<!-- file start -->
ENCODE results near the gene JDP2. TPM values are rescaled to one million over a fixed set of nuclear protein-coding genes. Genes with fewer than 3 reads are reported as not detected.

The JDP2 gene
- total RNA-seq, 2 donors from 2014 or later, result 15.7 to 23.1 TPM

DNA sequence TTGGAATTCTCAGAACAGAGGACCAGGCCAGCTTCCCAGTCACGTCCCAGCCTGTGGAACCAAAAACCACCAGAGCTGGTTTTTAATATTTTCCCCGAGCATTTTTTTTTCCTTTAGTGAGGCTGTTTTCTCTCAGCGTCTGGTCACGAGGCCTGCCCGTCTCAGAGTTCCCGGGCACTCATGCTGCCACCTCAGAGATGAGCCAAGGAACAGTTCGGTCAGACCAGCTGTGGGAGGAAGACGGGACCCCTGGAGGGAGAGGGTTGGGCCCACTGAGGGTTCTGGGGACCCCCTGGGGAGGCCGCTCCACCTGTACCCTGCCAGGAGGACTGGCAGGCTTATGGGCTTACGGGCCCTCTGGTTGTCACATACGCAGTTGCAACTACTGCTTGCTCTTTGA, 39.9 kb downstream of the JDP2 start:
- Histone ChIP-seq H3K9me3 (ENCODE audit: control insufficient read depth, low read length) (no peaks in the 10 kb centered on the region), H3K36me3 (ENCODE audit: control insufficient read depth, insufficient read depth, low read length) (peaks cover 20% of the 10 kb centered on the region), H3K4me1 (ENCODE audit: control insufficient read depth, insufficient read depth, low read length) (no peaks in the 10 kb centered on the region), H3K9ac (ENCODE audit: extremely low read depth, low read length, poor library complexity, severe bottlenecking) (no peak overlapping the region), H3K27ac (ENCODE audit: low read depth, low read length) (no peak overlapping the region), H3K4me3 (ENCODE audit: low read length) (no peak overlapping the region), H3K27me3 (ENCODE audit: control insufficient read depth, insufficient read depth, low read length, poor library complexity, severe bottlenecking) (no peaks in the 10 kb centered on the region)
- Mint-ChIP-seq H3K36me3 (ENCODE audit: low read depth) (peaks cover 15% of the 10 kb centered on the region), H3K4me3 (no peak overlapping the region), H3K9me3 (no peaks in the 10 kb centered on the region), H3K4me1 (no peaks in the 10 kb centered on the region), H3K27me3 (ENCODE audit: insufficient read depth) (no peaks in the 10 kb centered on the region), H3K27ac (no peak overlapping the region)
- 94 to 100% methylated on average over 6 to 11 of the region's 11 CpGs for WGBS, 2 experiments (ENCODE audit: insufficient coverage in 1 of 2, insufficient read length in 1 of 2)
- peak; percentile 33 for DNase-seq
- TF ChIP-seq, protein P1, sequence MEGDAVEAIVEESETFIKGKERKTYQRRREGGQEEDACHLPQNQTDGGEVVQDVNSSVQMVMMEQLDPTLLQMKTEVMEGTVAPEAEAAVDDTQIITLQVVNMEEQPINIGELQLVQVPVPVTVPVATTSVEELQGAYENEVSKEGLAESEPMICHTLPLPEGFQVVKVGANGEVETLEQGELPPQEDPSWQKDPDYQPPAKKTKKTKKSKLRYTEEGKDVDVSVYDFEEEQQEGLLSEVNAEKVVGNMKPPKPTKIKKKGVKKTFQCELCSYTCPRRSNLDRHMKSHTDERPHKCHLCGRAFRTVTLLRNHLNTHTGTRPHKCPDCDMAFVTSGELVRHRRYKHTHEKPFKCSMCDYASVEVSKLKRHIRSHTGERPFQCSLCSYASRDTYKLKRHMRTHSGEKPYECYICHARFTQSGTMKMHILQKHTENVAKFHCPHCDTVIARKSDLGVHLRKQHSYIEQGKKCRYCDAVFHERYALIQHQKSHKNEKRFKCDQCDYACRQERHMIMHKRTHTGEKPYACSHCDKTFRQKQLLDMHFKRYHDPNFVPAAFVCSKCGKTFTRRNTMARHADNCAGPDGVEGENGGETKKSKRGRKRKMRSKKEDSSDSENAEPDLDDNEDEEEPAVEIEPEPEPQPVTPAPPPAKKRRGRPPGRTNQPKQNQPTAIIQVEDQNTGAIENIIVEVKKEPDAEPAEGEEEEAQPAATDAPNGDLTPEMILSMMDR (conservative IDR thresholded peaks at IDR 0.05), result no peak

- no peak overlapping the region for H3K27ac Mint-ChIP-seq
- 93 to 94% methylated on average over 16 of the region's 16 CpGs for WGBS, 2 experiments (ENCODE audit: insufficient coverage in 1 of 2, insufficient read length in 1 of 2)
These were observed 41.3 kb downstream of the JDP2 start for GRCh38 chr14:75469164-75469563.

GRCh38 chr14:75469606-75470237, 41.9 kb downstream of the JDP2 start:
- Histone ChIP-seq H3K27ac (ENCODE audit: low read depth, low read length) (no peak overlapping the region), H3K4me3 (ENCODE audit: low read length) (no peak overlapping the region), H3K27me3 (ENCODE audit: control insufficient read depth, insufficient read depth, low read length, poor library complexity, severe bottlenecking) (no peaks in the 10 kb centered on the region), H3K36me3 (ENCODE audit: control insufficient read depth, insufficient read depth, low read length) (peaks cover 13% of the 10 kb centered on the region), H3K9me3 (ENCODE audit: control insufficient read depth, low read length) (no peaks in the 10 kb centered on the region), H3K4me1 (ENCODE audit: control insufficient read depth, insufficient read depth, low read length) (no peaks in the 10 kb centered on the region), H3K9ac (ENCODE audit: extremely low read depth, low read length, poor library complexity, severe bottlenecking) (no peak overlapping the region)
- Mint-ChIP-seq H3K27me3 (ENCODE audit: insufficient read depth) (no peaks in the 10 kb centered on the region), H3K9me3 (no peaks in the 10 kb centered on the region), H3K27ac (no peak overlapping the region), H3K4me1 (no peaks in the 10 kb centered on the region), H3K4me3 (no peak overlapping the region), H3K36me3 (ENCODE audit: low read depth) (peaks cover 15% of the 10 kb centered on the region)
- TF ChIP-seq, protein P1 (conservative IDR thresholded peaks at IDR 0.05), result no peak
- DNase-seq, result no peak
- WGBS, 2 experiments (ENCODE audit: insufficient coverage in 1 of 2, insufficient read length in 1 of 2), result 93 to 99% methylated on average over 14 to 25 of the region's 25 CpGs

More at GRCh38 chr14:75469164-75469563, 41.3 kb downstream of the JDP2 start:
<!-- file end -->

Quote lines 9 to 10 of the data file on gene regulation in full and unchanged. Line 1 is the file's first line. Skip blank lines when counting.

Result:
- TF ChIP-seq, protein P1, sequence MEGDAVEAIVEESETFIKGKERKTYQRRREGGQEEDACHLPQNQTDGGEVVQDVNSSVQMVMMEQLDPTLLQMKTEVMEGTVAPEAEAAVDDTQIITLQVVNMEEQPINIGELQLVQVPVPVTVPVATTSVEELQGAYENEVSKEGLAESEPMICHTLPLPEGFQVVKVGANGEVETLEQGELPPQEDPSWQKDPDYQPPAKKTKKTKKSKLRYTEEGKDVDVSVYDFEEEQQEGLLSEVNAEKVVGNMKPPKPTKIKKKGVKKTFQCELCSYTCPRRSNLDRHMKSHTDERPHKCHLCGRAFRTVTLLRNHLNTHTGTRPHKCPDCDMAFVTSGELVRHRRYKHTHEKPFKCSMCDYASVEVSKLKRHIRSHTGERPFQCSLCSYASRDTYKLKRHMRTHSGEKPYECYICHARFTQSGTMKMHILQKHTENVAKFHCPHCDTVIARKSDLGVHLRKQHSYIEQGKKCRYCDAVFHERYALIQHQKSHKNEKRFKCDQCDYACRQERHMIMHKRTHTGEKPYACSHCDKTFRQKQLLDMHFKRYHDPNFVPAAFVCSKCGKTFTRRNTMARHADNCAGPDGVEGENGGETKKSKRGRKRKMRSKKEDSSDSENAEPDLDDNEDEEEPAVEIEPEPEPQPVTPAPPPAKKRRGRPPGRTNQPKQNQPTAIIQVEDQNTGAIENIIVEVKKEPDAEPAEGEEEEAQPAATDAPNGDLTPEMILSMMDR (conservative IDR thresholded peaks at IDR 0.05), result no peak

- no peak overlapping the region for H3K27ac Mint-ChIP-seq